The whole Teen Titans look seems kind of anime-inspired...nothing wrong with that but the storylines have kind of a kiddie-anime-digimon feel to them. That's what is annoying. The tone seems "dark" and "light" at the same time and it doesn't mesh well.
You can’t just have your characters announce how they feel! That makes me feel angry!

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Post by ShyViolet » August 6th, 2005, 4:53 pm

Well, I finally saw this as a graphic novel in Borders yesterday. I wasn't too impressed, so I didn't buy it. I mean....Joker as an ambassador??

I might take another look at it. Actually, I'm trying to find the comics that are based on the B:TAS show.
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Post by Meg » August 7th, 2005, 11:11 am

ShyViolet wrote:Well, I finally saw this as a graphic novel in Borders yesterday. I wasn't too impressed, so I didn't buy it. I mean....Joker as an ambassador??

Borders is awsome. :D

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Post by ShyViolet » August 8th, 2005, 4:35 pm

It's pretty cool but I think the Barnes and Noble Superstores are the best. Borders doesn't even have a real Starbucks. (and their food is kinda average) How can you have books without Starbucks!? :roll:
You can’t just have your characters announce how they feel! That makes me feel angry!

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Post by Bambi » August 8th, 2005, 6:12 pm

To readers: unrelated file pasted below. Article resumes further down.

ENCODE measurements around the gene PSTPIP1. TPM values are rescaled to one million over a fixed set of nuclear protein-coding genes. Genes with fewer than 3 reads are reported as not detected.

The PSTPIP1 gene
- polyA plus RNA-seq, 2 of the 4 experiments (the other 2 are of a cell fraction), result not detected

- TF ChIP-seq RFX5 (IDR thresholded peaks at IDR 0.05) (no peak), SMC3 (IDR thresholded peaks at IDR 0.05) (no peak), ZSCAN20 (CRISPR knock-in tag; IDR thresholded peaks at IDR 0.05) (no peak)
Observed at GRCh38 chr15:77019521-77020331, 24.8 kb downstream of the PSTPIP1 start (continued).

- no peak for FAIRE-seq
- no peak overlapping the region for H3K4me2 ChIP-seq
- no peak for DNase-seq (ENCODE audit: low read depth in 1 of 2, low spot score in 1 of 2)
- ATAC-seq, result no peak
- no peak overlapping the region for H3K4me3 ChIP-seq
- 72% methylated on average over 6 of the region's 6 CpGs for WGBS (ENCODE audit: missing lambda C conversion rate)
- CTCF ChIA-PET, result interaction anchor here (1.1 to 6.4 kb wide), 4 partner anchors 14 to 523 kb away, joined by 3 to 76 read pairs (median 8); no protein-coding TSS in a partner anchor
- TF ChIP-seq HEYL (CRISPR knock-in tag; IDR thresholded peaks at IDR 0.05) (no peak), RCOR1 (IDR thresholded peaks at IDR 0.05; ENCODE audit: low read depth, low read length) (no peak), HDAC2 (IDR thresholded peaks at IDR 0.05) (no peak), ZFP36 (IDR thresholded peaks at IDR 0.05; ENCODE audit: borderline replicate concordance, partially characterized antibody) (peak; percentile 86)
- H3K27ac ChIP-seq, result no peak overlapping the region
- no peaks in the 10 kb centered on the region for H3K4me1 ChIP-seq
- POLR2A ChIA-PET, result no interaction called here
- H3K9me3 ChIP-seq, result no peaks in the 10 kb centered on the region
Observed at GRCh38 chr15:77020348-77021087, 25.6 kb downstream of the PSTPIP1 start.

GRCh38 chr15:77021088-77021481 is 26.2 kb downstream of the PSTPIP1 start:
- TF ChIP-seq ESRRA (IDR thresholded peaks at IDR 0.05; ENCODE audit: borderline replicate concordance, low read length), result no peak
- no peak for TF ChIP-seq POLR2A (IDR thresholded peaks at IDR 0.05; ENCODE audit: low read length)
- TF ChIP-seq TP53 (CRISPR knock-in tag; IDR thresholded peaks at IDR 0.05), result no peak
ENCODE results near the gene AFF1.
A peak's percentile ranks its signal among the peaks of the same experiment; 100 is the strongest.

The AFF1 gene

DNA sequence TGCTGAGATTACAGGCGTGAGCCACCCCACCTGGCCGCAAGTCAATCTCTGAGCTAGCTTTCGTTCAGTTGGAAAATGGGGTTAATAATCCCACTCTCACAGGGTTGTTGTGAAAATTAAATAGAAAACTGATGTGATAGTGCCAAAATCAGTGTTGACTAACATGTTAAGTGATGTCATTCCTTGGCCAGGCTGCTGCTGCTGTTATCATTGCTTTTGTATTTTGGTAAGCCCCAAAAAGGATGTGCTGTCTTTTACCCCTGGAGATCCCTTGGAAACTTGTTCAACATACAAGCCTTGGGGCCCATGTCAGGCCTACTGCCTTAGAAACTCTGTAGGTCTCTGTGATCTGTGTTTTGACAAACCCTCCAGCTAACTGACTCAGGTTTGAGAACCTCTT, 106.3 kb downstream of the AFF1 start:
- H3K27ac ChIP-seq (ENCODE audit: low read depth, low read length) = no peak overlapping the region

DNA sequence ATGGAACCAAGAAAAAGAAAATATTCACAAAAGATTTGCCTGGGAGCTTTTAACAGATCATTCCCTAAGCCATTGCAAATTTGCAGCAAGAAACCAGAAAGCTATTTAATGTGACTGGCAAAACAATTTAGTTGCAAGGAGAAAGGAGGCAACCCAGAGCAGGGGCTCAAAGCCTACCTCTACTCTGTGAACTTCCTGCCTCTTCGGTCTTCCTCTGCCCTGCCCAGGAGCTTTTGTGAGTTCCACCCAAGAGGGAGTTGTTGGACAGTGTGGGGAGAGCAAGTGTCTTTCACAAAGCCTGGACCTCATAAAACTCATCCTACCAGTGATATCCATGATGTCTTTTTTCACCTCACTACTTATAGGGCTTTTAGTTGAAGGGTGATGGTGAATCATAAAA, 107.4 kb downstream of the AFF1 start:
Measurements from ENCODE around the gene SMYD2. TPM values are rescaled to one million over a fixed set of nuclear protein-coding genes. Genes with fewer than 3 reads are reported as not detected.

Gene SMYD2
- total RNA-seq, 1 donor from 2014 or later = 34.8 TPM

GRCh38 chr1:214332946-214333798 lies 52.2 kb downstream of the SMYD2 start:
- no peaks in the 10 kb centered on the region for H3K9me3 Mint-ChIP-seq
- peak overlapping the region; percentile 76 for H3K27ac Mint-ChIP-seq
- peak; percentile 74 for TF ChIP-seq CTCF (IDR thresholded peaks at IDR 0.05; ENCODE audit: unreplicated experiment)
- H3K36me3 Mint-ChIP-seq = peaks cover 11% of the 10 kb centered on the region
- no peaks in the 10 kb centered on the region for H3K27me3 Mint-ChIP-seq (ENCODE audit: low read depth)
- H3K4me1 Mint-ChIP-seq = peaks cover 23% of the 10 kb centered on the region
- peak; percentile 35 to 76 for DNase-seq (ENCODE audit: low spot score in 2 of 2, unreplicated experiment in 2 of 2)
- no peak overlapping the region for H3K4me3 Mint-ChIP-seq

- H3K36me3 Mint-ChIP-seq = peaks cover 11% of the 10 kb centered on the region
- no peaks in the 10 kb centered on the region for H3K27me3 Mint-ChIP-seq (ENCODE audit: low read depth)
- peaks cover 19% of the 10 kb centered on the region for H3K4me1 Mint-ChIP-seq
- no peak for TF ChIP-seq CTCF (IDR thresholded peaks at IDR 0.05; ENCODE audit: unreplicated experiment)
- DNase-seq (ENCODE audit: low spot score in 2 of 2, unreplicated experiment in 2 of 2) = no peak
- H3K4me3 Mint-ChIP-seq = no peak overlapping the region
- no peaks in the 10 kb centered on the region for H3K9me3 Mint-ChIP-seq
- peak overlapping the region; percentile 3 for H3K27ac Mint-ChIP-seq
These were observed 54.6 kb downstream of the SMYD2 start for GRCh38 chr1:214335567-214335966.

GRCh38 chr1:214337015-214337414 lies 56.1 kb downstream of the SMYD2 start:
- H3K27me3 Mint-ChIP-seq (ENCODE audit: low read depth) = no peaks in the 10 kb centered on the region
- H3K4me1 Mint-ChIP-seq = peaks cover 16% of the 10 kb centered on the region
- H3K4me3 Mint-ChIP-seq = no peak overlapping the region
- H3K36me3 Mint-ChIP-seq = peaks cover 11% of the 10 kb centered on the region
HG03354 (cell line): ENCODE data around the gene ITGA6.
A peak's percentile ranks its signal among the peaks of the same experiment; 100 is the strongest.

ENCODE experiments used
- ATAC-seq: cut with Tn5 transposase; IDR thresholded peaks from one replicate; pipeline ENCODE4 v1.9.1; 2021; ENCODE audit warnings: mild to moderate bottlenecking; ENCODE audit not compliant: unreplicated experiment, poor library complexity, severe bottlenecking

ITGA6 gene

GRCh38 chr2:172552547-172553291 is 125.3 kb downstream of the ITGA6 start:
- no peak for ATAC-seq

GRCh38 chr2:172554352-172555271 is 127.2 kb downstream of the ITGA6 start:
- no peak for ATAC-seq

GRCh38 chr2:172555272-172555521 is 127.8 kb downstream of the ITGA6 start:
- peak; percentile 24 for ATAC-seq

ShyViolet wrote: Borders doesn't even have a real Starbucks. (and their food is kinda average) How can you have books without Starbucks!? :roll:
Dont you mean Drinks and cakes?
I got "twitterpated" by Faline...
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Post by ShyViolet » August 8th, 2005, 6:38 pm

Yeah, coffee, (hot and cold), cheesecake, chocolate cake, coffee cake, espresso, cappaccino, the whole works.

Starbucks also has really excellent sandwhiches and soups.


Mmmmm.....Starbucks! (*drooling*) :wink:
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Post by Meg » August 8th, 2005, 7:01 pm

ShyViolet wrote:It's pretty cool but I think the Barnes and Noble Superstores are the best. Borders doesn't even have a real Starbucks. (and their food is kinda average) How can you have books without Starbucks!? :roll:
True, but it's just so hard to find anything in B&N, 'cause they're so big! They need some type of computer search system, like Borders.

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Re: Batman: A Death in the Family

Post by Meg » August 8th, 2005, 7:13 pm

ShyViolet wrote:Has anyone ever read this comic? I'm thinking of buying it, but I don't know where to get it.

It's where Robin dies. (The Joker kills him). It first came out back in 1988.

Do comic stores carry it??
I haven't read it, but my comic teachers (just took a comic book class 'cause one of the teachers is my tutor) showed our class a fascinating documentary on the history of comic book heroes (form Super-Man to Spawn!) that included a lot about it. Really interesting...I think it was called, "Super Heroes Unmasked" or something.